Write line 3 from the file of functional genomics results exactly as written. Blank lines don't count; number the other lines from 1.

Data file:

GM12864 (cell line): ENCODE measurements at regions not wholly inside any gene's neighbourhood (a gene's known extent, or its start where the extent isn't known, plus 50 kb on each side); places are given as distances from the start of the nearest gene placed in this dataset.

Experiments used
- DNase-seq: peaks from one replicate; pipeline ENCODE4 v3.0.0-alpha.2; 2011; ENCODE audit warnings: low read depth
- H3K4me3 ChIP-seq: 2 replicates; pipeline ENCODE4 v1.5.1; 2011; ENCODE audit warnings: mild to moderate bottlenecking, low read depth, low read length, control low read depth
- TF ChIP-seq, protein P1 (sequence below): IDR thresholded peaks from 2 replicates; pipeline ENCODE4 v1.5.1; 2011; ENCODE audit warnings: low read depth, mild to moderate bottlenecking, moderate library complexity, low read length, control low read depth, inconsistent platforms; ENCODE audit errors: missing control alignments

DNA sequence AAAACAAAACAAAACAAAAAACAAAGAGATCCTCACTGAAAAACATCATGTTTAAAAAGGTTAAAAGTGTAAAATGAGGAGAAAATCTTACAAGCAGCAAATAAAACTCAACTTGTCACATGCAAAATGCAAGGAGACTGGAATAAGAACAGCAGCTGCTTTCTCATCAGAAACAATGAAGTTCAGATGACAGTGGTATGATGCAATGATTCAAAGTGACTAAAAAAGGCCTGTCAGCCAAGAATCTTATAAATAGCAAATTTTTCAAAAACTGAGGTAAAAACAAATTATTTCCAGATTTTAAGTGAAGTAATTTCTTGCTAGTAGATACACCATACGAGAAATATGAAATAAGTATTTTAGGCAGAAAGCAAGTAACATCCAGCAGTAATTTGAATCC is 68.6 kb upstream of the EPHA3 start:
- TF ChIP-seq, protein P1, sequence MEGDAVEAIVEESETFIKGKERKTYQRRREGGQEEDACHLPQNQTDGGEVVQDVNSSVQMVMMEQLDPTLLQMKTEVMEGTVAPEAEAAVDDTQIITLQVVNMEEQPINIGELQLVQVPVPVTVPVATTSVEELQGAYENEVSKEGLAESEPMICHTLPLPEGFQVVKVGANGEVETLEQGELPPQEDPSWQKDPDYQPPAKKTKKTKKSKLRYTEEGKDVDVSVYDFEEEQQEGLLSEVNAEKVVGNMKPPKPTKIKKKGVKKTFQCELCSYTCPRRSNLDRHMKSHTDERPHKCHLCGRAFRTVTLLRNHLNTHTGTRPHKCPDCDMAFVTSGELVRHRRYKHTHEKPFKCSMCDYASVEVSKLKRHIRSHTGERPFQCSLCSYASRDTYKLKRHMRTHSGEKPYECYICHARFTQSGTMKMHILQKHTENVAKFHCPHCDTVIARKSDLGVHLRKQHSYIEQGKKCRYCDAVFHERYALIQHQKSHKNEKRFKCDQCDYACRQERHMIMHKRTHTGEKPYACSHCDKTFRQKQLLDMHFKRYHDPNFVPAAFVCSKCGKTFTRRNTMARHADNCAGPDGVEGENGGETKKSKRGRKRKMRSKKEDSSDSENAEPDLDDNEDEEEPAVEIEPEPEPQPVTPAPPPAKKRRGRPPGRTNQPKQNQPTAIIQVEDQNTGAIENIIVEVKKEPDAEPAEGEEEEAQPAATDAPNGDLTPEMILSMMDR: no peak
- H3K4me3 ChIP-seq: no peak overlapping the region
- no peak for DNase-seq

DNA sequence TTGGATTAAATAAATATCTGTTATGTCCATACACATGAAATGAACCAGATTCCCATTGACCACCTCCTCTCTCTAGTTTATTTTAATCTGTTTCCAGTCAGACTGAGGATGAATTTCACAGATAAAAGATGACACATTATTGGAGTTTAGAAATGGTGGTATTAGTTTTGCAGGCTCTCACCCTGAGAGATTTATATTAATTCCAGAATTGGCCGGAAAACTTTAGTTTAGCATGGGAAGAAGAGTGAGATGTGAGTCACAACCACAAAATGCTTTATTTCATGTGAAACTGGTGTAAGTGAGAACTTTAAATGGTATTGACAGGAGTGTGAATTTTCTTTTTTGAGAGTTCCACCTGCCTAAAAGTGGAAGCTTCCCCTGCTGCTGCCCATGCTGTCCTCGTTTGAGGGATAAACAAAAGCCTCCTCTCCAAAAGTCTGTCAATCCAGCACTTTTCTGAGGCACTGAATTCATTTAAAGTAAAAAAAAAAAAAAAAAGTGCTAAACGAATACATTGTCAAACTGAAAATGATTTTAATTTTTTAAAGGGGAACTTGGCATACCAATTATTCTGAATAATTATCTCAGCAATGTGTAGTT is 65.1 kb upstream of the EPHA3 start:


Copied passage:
- DNase-seq: peaks from one replicate; pipeline ENCODE4 v3.0.0-alpha.2; 2011; ENCODE audit warnings: low read depth